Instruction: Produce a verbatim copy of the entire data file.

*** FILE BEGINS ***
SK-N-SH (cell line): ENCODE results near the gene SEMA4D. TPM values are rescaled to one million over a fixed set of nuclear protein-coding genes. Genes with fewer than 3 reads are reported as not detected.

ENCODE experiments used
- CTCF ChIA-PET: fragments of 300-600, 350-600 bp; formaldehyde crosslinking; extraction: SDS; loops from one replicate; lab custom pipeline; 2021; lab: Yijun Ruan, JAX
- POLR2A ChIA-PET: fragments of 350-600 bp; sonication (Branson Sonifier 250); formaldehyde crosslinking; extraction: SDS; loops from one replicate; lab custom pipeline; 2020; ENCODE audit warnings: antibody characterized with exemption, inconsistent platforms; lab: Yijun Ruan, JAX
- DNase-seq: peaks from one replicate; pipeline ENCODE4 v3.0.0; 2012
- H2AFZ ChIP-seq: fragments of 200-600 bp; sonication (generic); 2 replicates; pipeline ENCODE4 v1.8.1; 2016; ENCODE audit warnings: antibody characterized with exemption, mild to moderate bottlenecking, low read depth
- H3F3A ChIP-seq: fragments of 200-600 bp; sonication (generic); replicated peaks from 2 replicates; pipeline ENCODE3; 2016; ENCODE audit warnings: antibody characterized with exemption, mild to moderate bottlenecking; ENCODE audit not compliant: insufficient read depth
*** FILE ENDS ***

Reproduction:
SK-N-SH (cell line): ENCODE results near the gene SEMA4D. TPM values are rescaled to one million over a fixed set of nuclear protein-coding genes. Genes with fewer than 3 reads are reported as not detected.

ENCODE experiments used
- CTCF ChIA-PET: fragments of 300-600, 350-600 bp; formaldehyde crosslinking; extraction: SDS; loops from one replicate; lab custom pipeline; 2021; lab: Yijun Ruan, JAX
- POLR2A ChIA-PET: fragments of 350-600 bp; sonication (Branson Sonifier 250); formaldehyde crosslinking; extraction: SDS; loops from one replicate; lab custom pipeline; 2020; ENCODE audit warnings: antibody characterized with exemption, inconsistent platforms; lab: Yijun Ruan, JAX
- DNase-seq: peaks from one replicate; pipeline ENCODE4 v3.0.0; 2012
- H2AFZ ChIP-seq: fragments of 200-600 bp; sonication (generic); 2 replicates; pipeline ENCODE4 v1.8.1; 2016; ENCODE audit warnings: antibody characterized with exemption, mild to moderate bottlenecking, low read depth
- H3F3A ChIP-seq: fragments of 200-600 bp; sonication (generic); replicated peaks from 2 replicates; pipeline ENCODE3; 2016; ENCODE audit warnings: antibody characterized with exemption, mild to moderate bottlenecking; ENCODE audit not compliant: insufficient read depth